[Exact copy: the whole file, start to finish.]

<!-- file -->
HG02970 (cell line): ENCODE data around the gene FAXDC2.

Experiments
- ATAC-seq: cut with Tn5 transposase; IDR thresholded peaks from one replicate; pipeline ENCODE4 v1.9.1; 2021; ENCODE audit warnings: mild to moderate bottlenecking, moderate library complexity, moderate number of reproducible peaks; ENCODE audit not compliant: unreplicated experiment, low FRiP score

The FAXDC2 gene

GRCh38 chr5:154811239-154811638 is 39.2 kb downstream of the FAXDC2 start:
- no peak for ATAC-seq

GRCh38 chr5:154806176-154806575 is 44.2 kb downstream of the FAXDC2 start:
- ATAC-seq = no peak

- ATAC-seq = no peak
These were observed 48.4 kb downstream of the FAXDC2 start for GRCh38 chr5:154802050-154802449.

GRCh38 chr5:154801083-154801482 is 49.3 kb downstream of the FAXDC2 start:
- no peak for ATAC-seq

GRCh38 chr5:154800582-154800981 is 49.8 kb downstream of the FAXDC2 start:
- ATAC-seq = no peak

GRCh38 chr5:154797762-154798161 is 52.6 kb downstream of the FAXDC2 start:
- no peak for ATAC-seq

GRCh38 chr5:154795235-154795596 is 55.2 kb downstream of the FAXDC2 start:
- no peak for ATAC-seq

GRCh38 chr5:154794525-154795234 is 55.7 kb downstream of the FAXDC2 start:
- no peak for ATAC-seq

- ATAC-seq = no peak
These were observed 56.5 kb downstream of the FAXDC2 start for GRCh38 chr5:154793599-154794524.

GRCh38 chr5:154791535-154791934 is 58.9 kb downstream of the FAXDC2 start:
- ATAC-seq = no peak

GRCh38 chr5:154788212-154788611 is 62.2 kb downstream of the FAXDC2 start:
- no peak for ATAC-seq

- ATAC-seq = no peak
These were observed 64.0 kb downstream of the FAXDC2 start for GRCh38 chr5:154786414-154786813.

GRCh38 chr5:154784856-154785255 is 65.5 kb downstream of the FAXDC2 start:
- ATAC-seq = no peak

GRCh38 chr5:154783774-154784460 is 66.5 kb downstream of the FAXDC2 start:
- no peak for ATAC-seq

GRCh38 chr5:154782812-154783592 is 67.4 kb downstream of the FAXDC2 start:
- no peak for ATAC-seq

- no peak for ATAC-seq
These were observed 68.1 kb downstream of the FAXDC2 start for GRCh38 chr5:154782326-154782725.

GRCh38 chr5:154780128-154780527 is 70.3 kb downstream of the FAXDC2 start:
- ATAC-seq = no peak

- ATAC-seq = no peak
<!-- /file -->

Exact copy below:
HG02970 (cell line): ENCODE data around the gene FAXDC2.

Experiments
- ATAC-seq: cut with Tn5 transposase; IDR thresholded peaks from one replicate; pipeline ENCODE4 v1.9.1; 2021; ENCODE audit warnings: mild to moderate bottlenecking, moderate library complexity, moderate number of reproducible peaks; ENCODE audit not compliant: unreplicated experiment, low FRiP score

The FAXDC2 gene

GRCh38 chr5:154811239-154811638 is 39.2 kb downstream of the FAXDC2 start:
- no peak for ATAC-seq

GRCh38 chr5:154806176-154806575 is 44.2 kb downstream of the FAXDC2 start:
- ATAC-seq = no peak

- ATAC-seq = no peak
These were observed 48.4 kb downstream of the FAXDC2 start for GRCh38 chr5:154802050-154802449.

GRCh38 chr5:154801083-154801482 is 49.3 kb downstream of the FAXDC2 start:
- no peak for ATAC-seq

GRCh38 chr5:154800582-154800981 is 49.8 kb downstream of the FAXDC2 start:
- ATAC-seq = no peak

GRCh38 chr5:154797762-154798161 is 52.6 kb downstream of the FAXDC2 start:
- no peak for ATAC-seq

GRCh38 chr5:154795235-154795596 is 55.2 kb downstream of the FAXDC2 start:
- no peak for ATAC-seq

GRCh38 chr5:154794525-154795234 is 55.7 kb downstream of the FAXDC2 start:
- no peak for ATAC-seq

- ATAC-seq = no peak
These were observed 56.5 kb downstream of the FAXDC2 start for GRCh38 chr5:154793599-154794524.

GRCh38 chr5:154791535-154791934 is 58.9 kb downstream of the FAXDC2 start:
- ATAC-seq = no peak

GRCh38 chr5:154788212-154788611 is 62.2 kb downstream of the FAXDC2 start:
- no peak for ATAC-seq

- ATAC-seq = no peak
These were observed 64.0 kb downstream of the FAXDC2 start for GRCh38 chr5:154786414-154786813.

GRCh38 chr5:154784856-154785255 is 65.5 kb downstream of the FAXDC2 start:
- ATAC-seq = no peak

GRCh38 chr5:154783774-154784460 is 66.5 kb downstream of the FAXDC2 start:
- no peak for ATAC-seq

GRCh38 chr5:154782812-154783592 is 67.4 kb downstream of the FAXDC2 start:
- no peak for ATAC-seq

- no peak for ATAC-seq
These were observed 68.1 kb downstream of the FAXDC2 start for GRCh38 chr5:154782326-154782725.

GRCh38 chr5:154780128-154780527 is 70.3 kb downstream of the FAXDC2 start:
- ATAC-seq = no peak

- ATAC-seq = no peak